Friday, 27 February 2009


My early morning sit-com viewing continues. And the other day I watched Bread - a sitcom about an extended family, the Boswells, in Liverpool that scrapped to make a living. There is a strong mother at the centre of it who is fiercely loyal to her children, who all live together in a house, with grandad Boswell next door, and the estranged Freddie Boswell turning up now and then.

I watched almost every episode as a child, or teenager, and have great affection for the show, but watching one episode as a one-off one morning last week was rather enlightening. Let me explain why as I note a few thing.

1. Watching the episode in isolation was rather unrewarding. Because it wasn't all that funny. This is not to say that there were lots of jokes in it that didn't work or fell flat. Carla Lane, the writer of the show, knows what she's doing. There were exactly as many laughs are there were meant to be. The comedy, when it happens, is a little sparse at times.

2. Why were the jokes not as thick and fast as I'd have liked? Because the characters are so big and well-developed. They all had stories of their own, and the show covered all of them unashamedly. In one sense, the show is unwieldy. But I really felt that I'd 'heard from' all of the characters by the end of the episode. As a result, I didn't laugh all that much, but I was a little moved at times (in a way that one is not with Bilko or the Big Bang Theory - both fine shows in their own right). At the end of the episode, which was left on a cliff-hanger, I felt I was watching a comedy soap. Again, this is not a bad thing, necessarily. Just an observation.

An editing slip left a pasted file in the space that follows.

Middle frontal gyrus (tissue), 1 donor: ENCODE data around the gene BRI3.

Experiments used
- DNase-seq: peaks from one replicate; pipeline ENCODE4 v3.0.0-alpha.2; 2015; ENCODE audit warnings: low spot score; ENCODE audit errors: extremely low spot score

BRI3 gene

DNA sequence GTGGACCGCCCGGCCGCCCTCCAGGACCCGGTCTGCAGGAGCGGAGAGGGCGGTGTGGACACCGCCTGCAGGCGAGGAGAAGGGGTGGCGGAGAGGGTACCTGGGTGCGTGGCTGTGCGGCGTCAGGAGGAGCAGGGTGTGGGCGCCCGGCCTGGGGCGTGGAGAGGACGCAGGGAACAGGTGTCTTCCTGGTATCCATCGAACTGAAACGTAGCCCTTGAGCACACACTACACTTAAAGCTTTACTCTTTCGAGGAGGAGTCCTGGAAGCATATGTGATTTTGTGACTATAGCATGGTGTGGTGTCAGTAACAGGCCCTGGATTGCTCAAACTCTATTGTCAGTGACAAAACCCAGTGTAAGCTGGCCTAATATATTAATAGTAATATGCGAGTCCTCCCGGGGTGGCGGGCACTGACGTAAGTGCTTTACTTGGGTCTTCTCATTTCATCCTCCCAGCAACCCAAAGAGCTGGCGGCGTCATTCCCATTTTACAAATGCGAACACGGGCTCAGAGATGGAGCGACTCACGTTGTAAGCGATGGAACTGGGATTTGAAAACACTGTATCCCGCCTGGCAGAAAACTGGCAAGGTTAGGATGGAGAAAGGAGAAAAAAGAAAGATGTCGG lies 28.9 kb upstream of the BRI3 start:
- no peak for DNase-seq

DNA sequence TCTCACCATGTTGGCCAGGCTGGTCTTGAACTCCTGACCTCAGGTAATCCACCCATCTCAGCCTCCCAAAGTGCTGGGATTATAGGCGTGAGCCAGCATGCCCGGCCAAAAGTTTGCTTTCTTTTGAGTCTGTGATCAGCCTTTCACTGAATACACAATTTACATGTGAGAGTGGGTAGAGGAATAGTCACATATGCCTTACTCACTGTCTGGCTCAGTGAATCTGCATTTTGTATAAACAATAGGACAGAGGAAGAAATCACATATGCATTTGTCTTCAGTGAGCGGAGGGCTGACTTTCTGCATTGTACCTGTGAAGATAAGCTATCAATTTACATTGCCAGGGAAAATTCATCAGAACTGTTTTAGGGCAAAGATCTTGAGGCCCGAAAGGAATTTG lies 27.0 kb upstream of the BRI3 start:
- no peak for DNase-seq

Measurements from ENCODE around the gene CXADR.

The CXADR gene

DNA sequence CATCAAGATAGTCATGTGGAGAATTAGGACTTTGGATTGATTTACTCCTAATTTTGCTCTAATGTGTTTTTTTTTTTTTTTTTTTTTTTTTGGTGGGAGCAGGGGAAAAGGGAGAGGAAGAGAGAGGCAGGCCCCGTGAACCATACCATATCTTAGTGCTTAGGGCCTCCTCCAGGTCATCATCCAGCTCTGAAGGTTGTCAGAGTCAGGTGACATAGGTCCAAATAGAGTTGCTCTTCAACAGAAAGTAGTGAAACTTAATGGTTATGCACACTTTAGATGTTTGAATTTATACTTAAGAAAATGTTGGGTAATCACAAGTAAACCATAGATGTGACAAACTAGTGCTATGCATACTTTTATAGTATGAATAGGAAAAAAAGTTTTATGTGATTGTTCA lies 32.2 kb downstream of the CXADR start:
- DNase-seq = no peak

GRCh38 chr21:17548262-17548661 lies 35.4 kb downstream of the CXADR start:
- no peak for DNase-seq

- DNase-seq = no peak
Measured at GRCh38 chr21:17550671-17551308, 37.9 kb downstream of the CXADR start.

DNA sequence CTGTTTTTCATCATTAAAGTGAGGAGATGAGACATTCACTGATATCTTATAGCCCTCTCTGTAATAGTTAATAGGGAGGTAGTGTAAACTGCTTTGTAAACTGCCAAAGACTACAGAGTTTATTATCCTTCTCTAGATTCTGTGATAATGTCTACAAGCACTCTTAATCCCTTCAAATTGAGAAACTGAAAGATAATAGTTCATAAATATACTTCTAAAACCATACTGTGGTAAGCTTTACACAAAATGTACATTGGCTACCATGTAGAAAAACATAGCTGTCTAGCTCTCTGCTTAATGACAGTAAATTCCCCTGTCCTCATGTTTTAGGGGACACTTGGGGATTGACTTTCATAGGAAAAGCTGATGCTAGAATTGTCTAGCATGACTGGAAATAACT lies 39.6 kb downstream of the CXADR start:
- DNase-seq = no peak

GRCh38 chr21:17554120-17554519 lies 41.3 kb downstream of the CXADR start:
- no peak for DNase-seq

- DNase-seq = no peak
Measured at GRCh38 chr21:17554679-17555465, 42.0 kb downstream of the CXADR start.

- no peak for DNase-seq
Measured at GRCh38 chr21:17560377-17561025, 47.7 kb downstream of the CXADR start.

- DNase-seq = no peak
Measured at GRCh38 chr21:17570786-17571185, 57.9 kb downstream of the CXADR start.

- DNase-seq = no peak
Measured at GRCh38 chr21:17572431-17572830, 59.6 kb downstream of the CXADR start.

3. This, then, sounds like a curious show and, given it moves slowly, takes its time over jokes and has lots of characters, would not imply success. And yet its one of the most successful sitcom in BBC history. It was a monster hit show. It ran for years, survived at least three changes in regular cast members (Joey, Aveline, Billy's Julie). And episodes regular drawing ratings of 14 million+. I seem to remember one episode nearly hit 20 million. Yes, there was less choice back that, but that's a juggernaut of a show by anyone's standards. I note, then, that Carla Lane was doing something right. But what?

4. We care about the characters. We really care. When the show doesn't give us a laugh every second, it's okay because she's created a group of people that we want to be with, and we want to succeed. Interestingly, the character that generates the most laughs per minute, in her short time on screen, is the long-suffering stern woman who works in the local Benefits office (DHSS). And she's only in one scene per show.

5. The show had a strong local flavour without being exclusive or annoying. (Even though I find the Scouser accent hard work after a while). It can be done.

6. The show, when you count them up, had quite a lot of catchphrases. Joey's 'Greetings!'. Aveline's 'Modelling'. Mother Boswell answers the phone 'Hello, yes'. And screams, about her ex-husband's girlfriend, 'Lilo Lil' - 'She is a TART!'. There are others. But those have stayed with me for a very very long time. Watching the episode of Bread the other day was like catching up with old friends.

There's lots to learn from Carla Lane's monster hit, Bread.